Are you ready for your dream job?


Whether the most enticing interview opportunity is coming up soon or you are seeking assistance in your search for that dream job, there are some very important things you must know — and be able to articulate in an assured and positive manner — about yourself.

The questions in this article broadly echo the type of information you will likely be asked by career coaches, resume writers and job interviewers.

Carefully thinking through your responses and putting them in writing will not only help you solidify your goals, but will also provide you with a rehearsal script from which you can prepare for any type of interview.

For every role you’ve held, from homemaker to corporate executive, you should be prepared to describe yourself, your role and your achievements clearly, concisely and honestly. In every situation there are nuggets of benefits, insights and successes. The challenge is to recall them and describe them in the most favourable light possible.

Your total comprehension of the five sections below, your ability to construct upbeat and honest answers, and your smooth delivery of the responses will be your key marketing strategies.

1. Tell us about yourself.

This is perhaps the toughest of all questions and the one that is most important if you are going to have a strategically written resume, or if you hope to position yourself as a top contender for a position. It’s also one of the first areas to which career coaches will direct you.

What makes it difficult is that, for most of us, it’s tough to brag. We’ve been brought up to be humble when talking about ourselves. Now is not the time to be shy! Are you friendly and outgoing? Easy to talk to? Precise, detailed and organized? What is it about you that sets you apart from others? Consider the positive features you see in people that you admire. Chances are, the things you like and respect in others are the very ones you possess.

2.Why are you interested in this role?

If you find yourself writing “to make more money,” “hate my old job,” or “want better hours,” you are missing a key point. Instead, reflect upon the challenges you dream of taking on in the new role. What things would you love to be able to do?

Now comes the tough part. The answers you give must reflect what you can offer that will meet and exceed the needs of the role you are targeting! If potential employers only hear “I, I, I” and a laundry list of what you are looking for, you will be seen as self-serving. Whether in writing or in person, your response has to demonstrate a genuine interest in the position and a belief that you are the best person to fill it.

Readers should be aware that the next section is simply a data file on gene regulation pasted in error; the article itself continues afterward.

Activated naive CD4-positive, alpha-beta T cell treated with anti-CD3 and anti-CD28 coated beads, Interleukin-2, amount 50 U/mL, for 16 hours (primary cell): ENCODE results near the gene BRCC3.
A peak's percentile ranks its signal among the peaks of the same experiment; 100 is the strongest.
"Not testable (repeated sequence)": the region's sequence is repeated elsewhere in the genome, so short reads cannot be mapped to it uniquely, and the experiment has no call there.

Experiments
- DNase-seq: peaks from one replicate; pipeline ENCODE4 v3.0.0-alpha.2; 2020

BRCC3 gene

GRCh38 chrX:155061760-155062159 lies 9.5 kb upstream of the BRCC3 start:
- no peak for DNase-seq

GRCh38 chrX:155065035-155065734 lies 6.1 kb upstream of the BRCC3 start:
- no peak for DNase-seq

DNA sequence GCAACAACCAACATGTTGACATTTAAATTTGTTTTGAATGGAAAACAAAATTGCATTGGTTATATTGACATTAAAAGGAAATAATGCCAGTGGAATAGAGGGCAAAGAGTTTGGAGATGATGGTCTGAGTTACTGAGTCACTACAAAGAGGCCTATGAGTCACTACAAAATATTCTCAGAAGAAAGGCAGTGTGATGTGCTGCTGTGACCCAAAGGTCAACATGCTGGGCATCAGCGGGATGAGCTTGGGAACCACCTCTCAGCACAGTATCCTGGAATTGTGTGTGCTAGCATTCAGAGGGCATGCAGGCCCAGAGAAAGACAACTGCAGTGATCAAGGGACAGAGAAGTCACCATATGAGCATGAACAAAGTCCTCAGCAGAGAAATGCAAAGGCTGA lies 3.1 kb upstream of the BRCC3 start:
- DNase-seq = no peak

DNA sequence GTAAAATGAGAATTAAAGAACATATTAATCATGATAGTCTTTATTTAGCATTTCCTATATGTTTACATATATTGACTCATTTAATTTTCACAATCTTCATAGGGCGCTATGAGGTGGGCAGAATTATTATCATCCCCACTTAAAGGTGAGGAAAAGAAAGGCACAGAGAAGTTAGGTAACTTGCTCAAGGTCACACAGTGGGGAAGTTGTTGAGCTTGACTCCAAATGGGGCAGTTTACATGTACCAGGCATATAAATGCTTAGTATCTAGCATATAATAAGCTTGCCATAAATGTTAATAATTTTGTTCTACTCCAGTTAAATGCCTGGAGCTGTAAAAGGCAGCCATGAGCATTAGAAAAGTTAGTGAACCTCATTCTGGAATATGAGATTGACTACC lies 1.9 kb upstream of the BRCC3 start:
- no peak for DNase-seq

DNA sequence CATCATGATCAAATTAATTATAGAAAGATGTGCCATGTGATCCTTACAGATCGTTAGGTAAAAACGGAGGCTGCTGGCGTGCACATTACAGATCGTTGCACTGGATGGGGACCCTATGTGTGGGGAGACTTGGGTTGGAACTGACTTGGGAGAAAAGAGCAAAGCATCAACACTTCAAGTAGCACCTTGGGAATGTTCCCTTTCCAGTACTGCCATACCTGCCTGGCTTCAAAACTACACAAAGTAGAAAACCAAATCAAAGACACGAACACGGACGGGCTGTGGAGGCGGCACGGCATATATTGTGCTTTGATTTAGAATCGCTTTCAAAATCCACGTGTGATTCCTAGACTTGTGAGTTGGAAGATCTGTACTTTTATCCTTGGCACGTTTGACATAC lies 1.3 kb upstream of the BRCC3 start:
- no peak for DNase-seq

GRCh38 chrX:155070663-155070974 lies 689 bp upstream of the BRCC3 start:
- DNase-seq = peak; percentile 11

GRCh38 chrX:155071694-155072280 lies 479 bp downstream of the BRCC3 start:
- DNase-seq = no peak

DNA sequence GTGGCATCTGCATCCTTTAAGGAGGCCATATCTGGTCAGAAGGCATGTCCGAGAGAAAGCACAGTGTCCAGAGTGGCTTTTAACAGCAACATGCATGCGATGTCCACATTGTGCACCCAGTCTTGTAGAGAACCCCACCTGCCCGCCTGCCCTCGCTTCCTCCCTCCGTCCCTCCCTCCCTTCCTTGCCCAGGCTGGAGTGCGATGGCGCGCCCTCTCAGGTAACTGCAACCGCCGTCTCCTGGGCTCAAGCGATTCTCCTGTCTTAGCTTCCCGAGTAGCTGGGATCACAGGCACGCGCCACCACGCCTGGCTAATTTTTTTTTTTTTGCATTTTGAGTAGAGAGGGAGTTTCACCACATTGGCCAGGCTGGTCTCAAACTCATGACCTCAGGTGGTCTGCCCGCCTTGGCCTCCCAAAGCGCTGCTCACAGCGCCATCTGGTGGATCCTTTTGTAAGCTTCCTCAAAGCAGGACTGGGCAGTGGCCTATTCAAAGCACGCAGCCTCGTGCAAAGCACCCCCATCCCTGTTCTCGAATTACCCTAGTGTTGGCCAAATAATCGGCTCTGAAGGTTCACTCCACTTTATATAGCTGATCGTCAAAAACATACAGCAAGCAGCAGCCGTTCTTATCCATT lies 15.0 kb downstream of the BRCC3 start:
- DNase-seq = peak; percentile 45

3. What would your current and past managers say about you?

Whether you are feeling on top of the world, or are disheartened at the moment, the exercise of reflecting on the many good impressions you have made over time can be a most reaffirming one.

How have your bosses described you? When you were praised or acknowledged even in the smallest of ways, what had you done that got that reaction? Record some of the good things that were mentioned both informally and in writing.

4. How would you peers or customers describe you?

This is similar to point three, although it may be harder to pinpoint. When managers put positive remarks in a performance evaluation, you have something to relate to but co-workers and clients are less likely to have written flattering notes to say how much your actions were appreciated.

The strategy for this response is to recall the really good times and those days when you felt very upbeat and pleased with yourself. What was your performance and attitude like when you knew your presence on the team really mattered? What are some things people have said that helped you feel valued and appreciated?

5. List 10 accomplishments of which you are very proud.

Yes, that number is, indeed, 10. There may be three that come to you right away … such as the way you intervened the other day when two people appeared to be on the verge of fisticuffs or maybe it was how your suggestion saved the company $10,000.

Jot down a simple list at first. Flesh the points out later with measurable descriptions that show what was significant, how you managed to do what you did, and any savings or cost avoidance that may have resulted.

Time to review!

When all five steps have been completed, review your most recent resume, job evaluation or job description.

(Hints: If you are a new graduate, get out your latest report card and look through your course descriptions. Should you be someone returning to the workforce from a lengthy absence, contemplate the unpaid work and responsibilities you’ve had or the volunteer work you have done, and reread thank-you notes, certificates of achievement and similar acknowledgements.)

Now, go back through the five questions. You’ll be surprised at how much more you can add!

Remember, this exercise is just one of many approaches you can take in targeting your dream job.

Whatever your preferred route to career success, you don’t have to do it alone! There is a wide range of career professionals who can help you with this very important investment in your future.